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Drawing the Line Between Sperm Donor and Dad?

As more people use alternative methods to create families, issues are bound to arise. For one New Mexico mother and her sperm donor, the debate was whether or not the role of "dad" came with financial responsibility. Janna Mintz conceived a son and later a daughter with her friend Kevin Zoernig's sperm. Though the couple signed a contract that Kevin would not be financially responsible for his biological offspring prior to Janna's artificial insemination, after an eight-year legal battle, he has been ordered to pay child support. Do you think the ruling is fair?

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junebug20 junebug20 8 years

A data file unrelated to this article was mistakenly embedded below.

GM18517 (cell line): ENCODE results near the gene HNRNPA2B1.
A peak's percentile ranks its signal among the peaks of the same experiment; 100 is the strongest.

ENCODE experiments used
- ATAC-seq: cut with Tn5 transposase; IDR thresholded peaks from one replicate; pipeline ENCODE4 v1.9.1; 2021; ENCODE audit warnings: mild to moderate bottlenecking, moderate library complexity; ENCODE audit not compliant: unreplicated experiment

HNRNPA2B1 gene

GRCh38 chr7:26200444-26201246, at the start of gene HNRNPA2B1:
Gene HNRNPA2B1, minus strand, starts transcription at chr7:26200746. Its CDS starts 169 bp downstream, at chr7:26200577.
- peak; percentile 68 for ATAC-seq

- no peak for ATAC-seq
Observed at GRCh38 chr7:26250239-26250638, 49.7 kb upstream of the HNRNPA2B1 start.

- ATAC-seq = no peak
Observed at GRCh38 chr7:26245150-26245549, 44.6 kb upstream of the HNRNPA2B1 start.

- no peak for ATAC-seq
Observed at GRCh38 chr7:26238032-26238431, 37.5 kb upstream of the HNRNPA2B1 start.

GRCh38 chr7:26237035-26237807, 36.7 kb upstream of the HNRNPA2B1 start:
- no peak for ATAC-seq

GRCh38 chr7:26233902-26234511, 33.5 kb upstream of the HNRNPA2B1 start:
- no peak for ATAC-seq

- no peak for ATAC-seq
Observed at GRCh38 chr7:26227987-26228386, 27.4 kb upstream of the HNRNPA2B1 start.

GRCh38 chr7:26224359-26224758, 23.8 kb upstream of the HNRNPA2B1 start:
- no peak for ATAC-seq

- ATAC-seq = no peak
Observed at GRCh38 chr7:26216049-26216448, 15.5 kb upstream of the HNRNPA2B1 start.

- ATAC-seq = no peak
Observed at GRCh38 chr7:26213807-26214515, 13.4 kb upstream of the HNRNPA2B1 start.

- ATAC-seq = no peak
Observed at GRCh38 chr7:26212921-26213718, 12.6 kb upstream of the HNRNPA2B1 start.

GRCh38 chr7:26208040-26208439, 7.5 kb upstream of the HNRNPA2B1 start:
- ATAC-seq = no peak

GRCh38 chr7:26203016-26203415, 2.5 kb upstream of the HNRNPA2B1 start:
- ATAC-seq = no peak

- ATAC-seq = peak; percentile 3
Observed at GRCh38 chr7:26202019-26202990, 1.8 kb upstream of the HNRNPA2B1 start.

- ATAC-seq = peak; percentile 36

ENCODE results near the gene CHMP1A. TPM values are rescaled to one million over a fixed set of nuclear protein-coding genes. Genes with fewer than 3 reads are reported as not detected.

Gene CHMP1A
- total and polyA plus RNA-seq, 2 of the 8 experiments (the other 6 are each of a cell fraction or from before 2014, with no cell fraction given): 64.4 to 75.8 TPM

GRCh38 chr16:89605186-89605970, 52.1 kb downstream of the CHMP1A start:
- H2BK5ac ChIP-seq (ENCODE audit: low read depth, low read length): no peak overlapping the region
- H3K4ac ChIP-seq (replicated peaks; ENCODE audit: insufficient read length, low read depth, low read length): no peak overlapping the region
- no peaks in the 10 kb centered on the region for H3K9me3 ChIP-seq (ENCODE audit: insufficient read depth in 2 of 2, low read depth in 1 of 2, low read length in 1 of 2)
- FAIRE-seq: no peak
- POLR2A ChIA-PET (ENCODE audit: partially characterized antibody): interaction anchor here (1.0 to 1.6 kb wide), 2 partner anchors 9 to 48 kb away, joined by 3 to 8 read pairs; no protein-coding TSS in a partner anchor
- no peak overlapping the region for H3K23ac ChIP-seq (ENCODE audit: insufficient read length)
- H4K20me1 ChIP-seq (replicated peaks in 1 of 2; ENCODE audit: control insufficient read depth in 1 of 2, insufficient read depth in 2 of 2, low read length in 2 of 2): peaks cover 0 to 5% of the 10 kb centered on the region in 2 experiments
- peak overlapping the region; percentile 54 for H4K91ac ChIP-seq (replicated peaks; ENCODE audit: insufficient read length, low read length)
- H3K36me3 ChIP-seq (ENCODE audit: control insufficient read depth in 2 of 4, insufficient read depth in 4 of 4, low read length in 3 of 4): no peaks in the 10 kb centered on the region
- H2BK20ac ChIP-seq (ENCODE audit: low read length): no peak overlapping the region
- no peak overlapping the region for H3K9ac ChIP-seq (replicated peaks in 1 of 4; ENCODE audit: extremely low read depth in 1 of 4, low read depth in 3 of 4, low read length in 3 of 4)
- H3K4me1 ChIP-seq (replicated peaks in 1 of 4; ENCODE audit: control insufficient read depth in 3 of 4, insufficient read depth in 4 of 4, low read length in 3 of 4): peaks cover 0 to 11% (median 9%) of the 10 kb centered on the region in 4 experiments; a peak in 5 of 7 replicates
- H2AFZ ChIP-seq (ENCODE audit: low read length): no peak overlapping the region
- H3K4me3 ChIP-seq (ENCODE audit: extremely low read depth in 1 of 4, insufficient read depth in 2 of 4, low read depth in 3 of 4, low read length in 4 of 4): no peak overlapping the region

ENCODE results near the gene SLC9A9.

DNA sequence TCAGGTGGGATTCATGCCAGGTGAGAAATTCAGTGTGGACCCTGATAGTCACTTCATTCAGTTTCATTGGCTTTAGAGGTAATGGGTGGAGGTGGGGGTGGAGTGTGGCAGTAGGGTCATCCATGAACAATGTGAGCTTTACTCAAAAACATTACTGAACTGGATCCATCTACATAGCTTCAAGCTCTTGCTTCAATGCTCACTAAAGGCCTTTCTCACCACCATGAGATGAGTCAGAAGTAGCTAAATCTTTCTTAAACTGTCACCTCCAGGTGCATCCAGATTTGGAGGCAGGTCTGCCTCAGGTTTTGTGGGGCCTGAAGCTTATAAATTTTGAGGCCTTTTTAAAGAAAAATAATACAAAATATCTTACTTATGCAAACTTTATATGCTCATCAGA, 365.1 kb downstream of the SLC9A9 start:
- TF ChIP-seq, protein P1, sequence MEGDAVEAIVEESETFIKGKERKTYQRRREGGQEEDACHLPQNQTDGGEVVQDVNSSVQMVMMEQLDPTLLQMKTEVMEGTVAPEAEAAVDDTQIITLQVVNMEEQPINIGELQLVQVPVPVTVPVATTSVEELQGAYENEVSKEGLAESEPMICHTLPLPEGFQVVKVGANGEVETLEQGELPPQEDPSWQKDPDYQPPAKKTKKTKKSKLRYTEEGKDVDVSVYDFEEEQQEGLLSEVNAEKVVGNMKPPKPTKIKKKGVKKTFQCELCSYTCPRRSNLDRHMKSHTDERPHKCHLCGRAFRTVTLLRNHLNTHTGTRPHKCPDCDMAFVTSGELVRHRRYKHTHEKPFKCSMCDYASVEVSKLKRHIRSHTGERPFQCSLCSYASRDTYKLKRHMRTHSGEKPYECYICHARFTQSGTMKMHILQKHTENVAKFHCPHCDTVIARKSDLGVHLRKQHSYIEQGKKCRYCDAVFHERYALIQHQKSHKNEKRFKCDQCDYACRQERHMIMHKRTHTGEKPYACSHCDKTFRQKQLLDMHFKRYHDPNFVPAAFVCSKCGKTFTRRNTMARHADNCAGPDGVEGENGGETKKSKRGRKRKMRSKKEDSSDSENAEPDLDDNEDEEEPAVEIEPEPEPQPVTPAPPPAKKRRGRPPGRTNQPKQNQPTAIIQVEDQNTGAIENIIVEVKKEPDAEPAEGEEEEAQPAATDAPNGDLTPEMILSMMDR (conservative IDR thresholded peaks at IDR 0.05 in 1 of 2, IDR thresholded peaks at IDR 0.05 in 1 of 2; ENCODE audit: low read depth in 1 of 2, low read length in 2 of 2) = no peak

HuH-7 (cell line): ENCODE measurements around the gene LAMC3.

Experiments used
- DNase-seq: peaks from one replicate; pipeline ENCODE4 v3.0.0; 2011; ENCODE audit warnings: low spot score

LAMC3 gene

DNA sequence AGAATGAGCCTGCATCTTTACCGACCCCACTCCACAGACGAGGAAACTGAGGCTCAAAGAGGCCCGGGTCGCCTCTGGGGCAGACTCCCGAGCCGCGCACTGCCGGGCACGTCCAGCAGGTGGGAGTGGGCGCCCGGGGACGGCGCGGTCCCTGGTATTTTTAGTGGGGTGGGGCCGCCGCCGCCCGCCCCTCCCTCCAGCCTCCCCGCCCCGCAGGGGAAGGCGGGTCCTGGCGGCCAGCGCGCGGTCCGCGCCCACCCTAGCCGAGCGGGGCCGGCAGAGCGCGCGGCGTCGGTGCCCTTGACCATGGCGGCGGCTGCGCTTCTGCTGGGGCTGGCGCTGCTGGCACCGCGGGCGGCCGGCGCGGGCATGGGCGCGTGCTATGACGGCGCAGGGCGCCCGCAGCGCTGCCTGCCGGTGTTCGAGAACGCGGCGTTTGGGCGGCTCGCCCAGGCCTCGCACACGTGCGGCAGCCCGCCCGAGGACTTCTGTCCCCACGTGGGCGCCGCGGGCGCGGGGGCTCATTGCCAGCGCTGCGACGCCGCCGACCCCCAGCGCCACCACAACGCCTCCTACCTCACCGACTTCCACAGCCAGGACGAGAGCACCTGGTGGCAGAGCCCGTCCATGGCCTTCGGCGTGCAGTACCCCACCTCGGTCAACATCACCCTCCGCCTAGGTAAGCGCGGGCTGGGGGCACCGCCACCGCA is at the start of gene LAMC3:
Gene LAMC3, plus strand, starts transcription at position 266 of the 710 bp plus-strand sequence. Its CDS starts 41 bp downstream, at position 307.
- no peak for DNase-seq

That woman doesn't know what she wants. First she has a same sex partner, then she is married to a man. I read an interesting article about this on the internet (see below). It seems they had agreed on $250 a month but then SHE wanted more money when HER financial situation changed. I agree with the others. She is just wrong. A woman like that probably doesn't have her childrens' interests at heart, but her own. Thank goodness they did have the "sperm donor" in their lives because the mother sure as screwed them up - first a woman then a man. Court orders sperm donor to pay child support The Associated Press SANTA FE—A court battle over whether a sperm donor should pay a higher rate of child support has ended with a ruling that the man is liable because he has taken an active role in raising the children. Kevin Zoernig had argued he was not required to pay child support because he is a sperm donor and is protected under the state's Uniform Parentage Act. But the state Court of Appeals noted in its July 25 opinion that this was not a case involving an anonymous donor or a known donor who provided sperm to a licensed physician under an agreement in which he agreed to have no parental rights. In this case, Janna Mintz inseminated herself using what the court describes as a "syringe-like implement." The court said Thursday that the opinion, as a formal published opinion instead of a memorandum opinion, can be cited as a precedent. Zoernig agreed in 1994 to donate sperm so that Mintz and her partner at the time, Deborah Mrantz, could have a child. After the couple broke up, Zoernig fathered another child for Mintz, again as a sperm donor. Zoernig, Mintz and Mrantz had entered into an agreement in 1994 in which the female couple would be the child's primary custodians. Zoernig would serve as a male role model but not be financially obligated to support the child. Mintz and Zoernig entered into a similar agreement for the second child, born in 1997, court records show. Although Mintz is the children's primary custodian, they stay with Zoernig every other weekend during the school year and half the summer. Zoernig, 50, now is married and has three children with his wife. In February 2000, Mintz sought child support payments from Zoernig. The parties agreed the following year that Zoernig would pay $250 a month in child support, plus $50 a month toward arrears, according to court documents. In 2004, Mintz filed a motion to raise those payments, saying her financial situation had changed. A state district judge adopted a new rate of $670 a month. Zoernig turned to the Court of Appeals, challenging his obligation to provide any support as well as the higher rate, since the children were conceived through artificial insemination. The appellate court said he must pay support for both children. The court said he "enjoys the rights of parenthood," and that the agreements entered into prior to conception "that purport to absolve him of his responsibility to pay child support" are not enforceable. Mintz, who now has a husband, said she is pleased with the ruling. "The decision represents a big victory for our children because their father will continue to provide support for them," she said in a statement. Zoernig said the battle "shows you that people who make well-intended agreements outside of the court system can easily be swept into the court system."